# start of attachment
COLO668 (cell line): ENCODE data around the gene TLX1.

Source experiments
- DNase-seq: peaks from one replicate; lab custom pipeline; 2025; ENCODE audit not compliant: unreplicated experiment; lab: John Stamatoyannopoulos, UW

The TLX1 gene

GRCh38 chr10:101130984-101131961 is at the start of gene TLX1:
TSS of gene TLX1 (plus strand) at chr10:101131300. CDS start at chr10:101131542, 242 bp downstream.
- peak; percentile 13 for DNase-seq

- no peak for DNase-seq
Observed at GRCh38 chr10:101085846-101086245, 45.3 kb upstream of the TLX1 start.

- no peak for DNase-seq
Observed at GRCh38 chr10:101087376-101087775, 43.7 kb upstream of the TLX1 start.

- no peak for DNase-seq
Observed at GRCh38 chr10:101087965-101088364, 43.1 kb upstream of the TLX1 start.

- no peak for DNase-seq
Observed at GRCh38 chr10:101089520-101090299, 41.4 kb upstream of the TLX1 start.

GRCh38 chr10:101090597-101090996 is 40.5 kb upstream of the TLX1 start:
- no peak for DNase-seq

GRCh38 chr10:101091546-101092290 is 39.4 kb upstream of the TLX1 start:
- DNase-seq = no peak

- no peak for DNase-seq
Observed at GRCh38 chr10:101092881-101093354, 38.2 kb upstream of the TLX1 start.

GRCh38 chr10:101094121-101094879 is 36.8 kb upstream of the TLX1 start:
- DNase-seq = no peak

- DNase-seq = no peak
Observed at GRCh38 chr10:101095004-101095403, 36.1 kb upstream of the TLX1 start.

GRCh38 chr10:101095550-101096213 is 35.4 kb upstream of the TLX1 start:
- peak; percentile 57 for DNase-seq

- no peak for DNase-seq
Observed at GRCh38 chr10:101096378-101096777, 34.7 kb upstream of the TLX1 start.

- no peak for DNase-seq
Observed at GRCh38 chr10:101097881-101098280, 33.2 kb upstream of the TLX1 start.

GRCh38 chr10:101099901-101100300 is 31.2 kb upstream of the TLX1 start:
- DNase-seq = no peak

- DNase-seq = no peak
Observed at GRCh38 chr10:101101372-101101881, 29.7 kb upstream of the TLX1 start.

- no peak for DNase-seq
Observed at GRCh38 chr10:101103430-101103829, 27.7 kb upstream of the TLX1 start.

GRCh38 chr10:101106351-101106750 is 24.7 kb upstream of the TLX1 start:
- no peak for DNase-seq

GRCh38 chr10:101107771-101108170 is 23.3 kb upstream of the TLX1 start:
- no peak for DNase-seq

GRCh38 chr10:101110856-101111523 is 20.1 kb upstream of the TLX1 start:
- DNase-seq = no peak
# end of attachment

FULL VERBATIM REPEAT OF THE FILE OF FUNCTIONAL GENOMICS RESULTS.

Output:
COLO668 (cell line): ENCODE data around the gene TLX1.

Source experiments
- DNase-seq: peaks from one replicate; lab custom pipeline; 2025; ENCODE audit not compliant: unreplicated experiment; lab: John Stamatoyannopoulos, UW

The TLX1 gene

GRCh38 chr10:101130984-101131961 is at the start of gene TLX1:
TSS of gene TLX1 (plus strand) at chr10:101131300. CDS start at chr10:101131542, 242 bp downstream.
- peak; percentile 13 for DNase-seq

- no peak for DNase-seq
Observed at GRCh38 chr10:101085846-101086245, 45.3 kb upstream of the TLX1 start.

- no peak for DNase-seq
Observed at GRCh38 chr10:101087376-101087775, 43.7 kb upstream of the TLX1 start.

- no peak for DNase-seq
Observed at GRCh38 chr10:101087965-101088364, 43.1 kb upstream of the TLX1 start.

- no peak for DNase-seq
Observed at GRCh38 chr10:101089520-101090299, 41.4 kb upstream of the TLX1 start.

GRCh38 chr10:101090597-101090996 is 40.5 kb upstream of the TLX1 start:
- no peak for DNase-seq

GRCh38 chr10:101091546-101092290 is 39.4 kb upstream of the TLX1 start:
- DNase-seq = no peak

- no peak for DNase-seq
Observed at GRCh38 chr10:101092881-101093354, 38.2 kb upstream of the TLX1 start.

GRCh38 chr10:101094121-101094879 is 36.8 kb upstream of the TLX1 start:
- DNase-seq = no peak

- DNase-seq = no peak
Observed at GRCh38 chr10:101095004-101095403, 36.1 kb upstream of the TLX1 start.

GRCh38 chr10:101095550-101096213 is 35.4 kb upstream of the TLX1 start:
- peak; percentile 57 for DNase-seq

- no peak for DNase-seq
Observed at GRCh38 chr10:101096378-101096777, 34.7 kb upstream of the TLX1 start.

- no peak for DNase-seq
Observed at GRCh38 chr10:101097881-101098280, 33.2 kb upstream of the TLX1 start.

GRCh38 chr10:101099901-101100300 is 31.2 kb upstream of the TLX1 start:
- DNase-seq = no peak

- DNase-seq = no peak
Observed at GRCh38 chr10:101101372-101101881, 29.7 kb upstream of the TLX1 start.

- no peak for DNase-seq
Observed at GRCh38 chr10:101103430-101103829, 27.7 kb upstream of the TLX1 start.

GRCh38 chr10:101106351-101106750 is 24.7 kb upstream of the TLX1 start:
- no peak for DNase-seq

GRCh38 chr10:101107771-101108170 is 23.3 kb upstream of the TLX1 start:
- no peak for DNase-seq

GRCh38 chr10:101110856-101111523 is 20.1 kb upstream of the TLX1 start:
- DNase-seq = no peak